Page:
I've never had one let go. They just don't. You use a special oversize tap and cut new threads. Put loktite on the insert and screw it in. After about 5 minutes, the new threads are ready for whatever you want to screw into them.

If you had a spark plug shoot out, someone rigged it up to begin with. ALL threaded holes in high performance parts are heli-coiled. This makes them as strong as their iron counterparts.

I don't know what you had done, but Heli-coils aren't to blame.
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#5 Consumer Comment

Not a Heli-coil

AUTHOR: Robert - (U.S.A.)

You said the "healy-coil" was brass. Heli-coils are made from stainless steel. As was mentioned, they are stronger than the original threads. This is because they are generally used to repair a stripped hole in aluminum.

I've never had one let go. They just don't. You use a special oversize tap and cut new threads. Put loktite on the insert and screw it in. After about 5 minutes, the new threads are ready for whatever you want to screw into them.

If you had a spark plug shoot out, someone rigged it up to begin with. ALL threaded holes in high performance parts are heli-coiled. This makes them as strong as their iron counterparts.

I don't know what you had done, but Heli-coils aren't to blame.
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#6 Consumer Comment

Not a Heli-coil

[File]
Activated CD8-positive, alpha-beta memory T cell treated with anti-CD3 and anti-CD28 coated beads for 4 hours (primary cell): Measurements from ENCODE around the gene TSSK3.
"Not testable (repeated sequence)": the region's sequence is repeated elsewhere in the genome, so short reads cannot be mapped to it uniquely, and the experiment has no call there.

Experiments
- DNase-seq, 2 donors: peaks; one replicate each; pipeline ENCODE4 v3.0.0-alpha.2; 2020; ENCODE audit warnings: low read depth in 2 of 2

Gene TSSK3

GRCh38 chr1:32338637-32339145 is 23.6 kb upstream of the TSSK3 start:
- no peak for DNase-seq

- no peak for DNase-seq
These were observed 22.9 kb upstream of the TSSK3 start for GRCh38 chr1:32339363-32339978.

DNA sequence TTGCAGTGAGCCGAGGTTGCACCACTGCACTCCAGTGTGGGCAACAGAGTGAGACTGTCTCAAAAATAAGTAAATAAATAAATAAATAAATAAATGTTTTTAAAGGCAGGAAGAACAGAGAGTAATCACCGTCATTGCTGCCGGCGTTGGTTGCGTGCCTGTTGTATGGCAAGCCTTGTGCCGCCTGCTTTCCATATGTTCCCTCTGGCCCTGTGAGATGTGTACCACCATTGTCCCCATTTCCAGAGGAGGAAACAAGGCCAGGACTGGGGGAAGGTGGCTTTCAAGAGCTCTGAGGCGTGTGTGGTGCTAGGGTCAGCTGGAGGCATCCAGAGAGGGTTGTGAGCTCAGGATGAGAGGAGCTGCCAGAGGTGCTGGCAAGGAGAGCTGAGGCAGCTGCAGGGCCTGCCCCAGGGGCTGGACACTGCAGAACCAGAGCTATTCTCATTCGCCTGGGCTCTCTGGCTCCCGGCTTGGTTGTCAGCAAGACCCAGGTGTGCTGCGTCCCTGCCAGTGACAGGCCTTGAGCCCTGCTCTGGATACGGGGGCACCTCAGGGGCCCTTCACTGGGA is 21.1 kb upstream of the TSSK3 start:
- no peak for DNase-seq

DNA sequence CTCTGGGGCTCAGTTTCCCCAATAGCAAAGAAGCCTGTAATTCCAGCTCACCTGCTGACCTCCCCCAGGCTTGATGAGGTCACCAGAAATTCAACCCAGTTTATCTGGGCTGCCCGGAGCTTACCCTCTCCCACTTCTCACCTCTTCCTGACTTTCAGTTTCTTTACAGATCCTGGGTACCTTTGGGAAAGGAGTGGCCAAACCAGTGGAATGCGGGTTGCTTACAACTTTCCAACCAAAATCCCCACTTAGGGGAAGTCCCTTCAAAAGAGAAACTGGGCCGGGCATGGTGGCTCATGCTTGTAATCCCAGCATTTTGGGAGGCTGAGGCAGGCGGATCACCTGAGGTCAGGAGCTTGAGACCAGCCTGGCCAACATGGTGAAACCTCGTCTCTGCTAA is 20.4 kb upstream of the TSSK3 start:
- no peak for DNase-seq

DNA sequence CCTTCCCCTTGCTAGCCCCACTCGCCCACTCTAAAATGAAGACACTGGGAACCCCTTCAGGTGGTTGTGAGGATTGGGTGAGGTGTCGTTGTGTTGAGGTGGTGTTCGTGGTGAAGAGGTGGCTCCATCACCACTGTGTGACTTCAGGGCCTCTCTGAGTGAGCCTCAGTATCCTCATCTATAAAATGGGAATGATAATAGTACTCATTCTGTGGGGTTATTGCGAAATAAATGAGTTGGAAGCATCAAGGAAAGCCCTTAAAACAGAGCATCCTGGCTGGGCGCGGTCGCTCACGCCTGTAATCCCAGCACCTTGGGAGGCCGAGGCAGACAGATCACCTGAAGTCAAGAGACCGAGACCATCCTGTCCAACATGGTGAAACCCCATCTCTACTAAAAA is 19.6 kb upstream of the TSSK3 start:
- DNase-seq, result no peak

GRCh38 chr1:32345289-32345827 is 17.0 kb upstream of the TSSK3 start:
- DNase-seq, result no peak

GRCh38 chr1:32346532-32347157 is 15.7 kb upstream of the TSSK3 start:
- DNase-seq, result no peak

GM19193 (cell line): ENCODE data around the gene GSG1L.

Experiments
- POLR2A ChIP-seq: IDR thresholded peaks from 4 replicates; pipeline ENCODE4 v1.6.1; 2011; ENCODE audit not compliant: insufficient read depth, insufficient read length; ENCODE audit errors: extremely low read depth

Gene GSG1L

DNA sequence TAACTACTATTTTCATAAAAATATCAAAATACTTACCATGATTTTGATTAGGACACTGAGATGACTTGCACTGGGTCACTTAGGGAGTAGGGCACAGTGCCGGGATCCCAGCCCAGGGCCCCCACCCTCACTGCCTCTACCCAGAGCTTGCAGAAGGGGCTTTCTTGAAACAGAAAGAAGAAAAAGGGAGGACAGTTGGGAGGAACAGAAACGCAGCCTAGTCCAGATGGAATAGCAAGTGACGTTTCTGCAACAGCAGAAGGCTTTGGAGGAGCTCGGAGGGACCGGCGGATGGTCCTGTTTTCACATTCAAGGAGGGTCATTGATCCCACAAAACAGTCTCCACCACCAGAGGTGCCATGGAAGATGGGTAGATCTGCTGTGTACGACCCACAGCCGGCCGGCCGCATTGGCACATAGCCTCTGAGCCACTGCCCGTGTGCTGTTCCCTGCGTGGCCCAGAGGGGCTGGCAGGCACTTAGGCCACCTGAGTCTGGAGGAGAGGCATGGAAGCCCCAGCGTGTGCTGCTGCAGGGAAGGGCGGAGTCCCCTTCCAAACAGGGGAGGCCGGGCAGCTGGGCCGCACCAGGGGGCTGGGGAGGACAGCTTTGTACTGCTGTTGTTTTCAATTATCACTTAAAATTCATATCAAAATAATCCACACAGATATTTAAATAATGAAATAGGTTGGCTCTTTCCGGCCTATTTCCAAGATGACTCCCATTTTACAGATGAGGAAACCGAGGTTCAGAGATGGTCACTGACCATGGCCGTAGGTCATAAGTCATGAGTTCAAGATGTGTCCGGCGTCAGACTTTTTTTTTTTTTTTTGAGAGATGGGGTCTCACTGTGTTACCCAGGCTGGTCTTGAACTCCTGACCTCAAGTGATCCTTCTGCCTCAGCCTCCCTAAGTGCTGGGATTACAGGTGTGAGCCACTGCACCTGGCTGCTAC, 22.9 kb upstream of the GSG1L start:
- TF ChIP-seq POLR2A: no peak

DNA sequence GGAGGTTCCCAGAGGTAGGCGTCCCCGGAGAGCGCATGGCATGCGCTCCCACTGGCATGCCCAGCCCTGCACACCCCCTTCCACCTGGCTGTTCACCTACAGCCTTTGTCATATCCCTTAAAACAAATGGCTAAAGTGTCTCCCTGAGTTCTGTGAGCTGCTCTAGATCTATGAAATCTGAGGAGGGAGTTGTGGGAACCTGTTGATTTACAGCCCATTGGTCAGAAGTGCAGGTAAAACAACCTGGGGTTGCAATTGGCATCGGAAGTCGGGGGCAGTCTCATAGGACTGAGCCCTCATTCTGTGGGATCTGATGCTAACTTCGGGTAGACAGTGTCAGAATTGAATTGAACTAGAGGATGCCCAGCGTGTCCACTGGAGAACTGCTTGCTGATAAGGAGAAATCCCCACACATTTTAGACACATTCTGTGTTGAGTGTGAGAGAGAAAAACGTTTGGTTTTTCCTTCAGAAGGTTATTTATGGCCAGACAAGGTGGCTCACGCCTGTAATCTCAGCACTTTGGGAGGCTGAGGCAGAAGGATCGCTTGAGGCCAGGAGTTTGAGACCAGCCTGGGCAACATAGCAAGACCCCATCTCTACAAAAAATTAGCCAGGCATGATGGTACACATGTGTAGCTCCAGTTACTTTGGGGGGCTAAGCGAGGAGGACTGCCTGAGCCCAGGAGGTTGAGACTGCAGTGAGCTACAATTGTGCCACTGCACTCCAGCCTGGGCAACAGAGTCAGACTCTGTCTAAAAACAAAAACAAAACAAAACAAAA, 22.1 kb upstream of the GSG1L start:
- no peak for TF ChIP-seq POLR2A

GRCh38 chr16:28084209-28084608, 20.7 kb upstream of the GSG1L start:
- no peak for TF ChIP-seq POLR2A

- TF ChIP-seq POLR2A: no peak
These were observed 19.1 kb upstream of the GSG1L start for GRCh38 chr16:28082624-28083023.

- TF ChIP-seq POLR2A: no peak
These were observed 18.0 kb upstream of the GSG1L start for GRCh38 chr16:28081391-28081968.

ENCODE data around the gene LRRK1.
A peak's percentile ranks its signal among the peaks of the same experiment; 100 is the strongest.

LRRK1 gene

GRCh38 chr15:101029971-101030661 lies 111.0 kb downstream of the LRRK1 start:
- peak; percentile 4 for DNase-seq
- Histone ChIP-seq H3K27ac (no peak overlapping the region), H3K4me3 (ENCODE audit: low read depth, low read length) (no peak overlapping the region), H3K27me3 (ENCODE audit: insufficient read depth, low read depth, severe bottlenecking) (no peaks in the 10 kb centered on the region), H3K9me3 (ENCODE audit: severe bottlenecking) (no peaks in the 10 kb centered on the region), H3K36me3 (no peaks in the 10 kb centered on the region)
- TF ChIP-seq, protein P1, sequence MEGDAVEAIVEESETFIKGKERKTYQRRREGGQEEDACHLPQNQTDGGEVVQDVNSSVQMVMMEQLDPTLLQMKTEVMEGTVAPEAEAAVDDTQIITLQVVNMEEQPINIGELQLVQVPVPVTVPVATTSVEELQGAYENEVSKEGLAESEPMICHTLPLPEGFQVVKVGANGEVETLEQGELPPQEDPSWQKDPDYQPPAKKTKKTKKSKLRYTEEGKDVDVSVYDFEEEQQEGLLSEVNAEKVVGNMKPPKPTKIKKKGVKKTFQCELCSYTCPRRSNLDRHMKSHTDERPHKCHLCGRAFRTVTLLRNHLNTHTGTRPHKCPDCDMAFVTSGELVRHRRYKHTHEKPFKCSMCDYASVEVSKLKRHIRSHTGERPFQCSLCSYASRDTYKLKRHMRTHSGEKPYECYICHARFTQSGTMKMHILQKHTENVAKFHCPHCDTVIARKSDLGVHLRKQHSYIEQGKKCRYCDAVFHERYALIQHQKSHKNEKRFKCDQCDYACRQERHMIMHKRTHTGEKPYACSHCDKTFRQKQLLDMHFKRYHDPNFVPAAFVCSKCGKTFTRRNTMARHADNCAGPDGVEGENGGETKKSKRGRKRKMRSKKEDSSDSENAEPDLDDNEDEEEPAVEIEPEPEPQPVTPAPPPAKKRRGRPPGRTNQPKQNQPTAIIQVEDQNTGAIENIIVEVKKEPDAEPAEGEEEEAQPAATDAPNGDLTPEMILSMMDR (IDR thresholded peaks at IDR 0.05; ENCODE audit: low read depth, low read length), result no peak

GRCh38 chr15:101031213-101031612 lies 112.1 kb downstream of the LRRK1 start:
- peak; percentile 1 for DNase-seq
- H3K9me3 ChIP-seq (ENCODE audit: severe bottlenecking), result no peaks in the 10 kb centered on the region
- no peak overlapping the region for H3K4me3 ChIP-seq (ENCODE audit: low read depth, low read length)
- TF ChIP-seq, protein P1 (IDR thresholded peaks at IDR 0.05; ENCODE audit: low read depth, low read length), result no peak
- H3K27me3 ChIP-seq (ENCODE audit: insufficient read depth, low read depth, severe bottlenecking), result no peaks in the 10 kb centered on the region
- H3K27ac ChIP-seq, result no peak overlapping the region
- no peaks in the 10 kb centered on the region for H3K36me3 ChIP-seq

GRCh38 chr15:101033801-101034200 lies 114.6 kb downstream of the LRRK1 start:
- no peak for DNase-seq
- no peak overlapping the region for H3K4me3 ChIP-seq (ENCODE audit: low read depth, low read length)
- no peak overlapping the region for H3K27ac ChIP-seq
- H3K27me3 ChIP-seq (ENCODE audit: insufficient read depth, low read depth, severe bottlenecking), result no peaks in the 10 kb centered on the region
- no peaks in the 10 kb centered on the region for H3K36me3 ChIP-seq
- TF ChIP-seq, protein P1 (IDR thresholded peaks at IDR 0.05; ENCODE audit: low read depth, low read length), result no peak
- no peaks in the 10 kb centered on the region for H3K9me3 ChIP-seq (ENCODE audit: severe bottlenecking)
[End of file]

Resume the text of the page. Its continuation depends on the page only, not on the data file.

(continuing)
AUTHOR: Robert - (U.S.A.)

You said the "healy-coil" was brass. Heli-coils are made from stainless steel. As was mentioned, they are stronger than the original threads. This is because they are generally used to repair a stripped hole in aluminum.

I've never had one let go. They just don't. You use a special oversize tap and cut new threads. Put loktite on the insert and screw it in. After about 5 minutes, the new threads are ready for whatever you want to screw into them.

If you had a spark plug shoot out, someone rigged it up to begin with. ALL threaded holes in high performance parts are heli-coiled. This makes them as strong as their iron counterparts.

I don't know what you had done, but Heli-coils aren't to blame.
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#7 Consumer Comment

Need more info

AUTHOR: Joshua - (U.S.A.)

If you have spent thousands of dollars on repairs or maintenance this is not a "new" Cavalier. It is HELI coiled not HEALY coiled. If you do any kind of research on helicoils you will find that this is stronger than just tapping the raw metal for threads and putting in the plug or bolt. It is not a "rigging" device. Several engine builders will helicoil all threaded connections in the engine or transmission. Spark plugs dont just blow out without some help. It sound like you have an older car that has a problem that you think someone else should pay for. How many miles are on this car? Have the plugs been changed before? Have you checked to see if this is a common or recurring problem for GM in any of their engines? Try to get all of the facts together before you start bashing a company as a ripoff.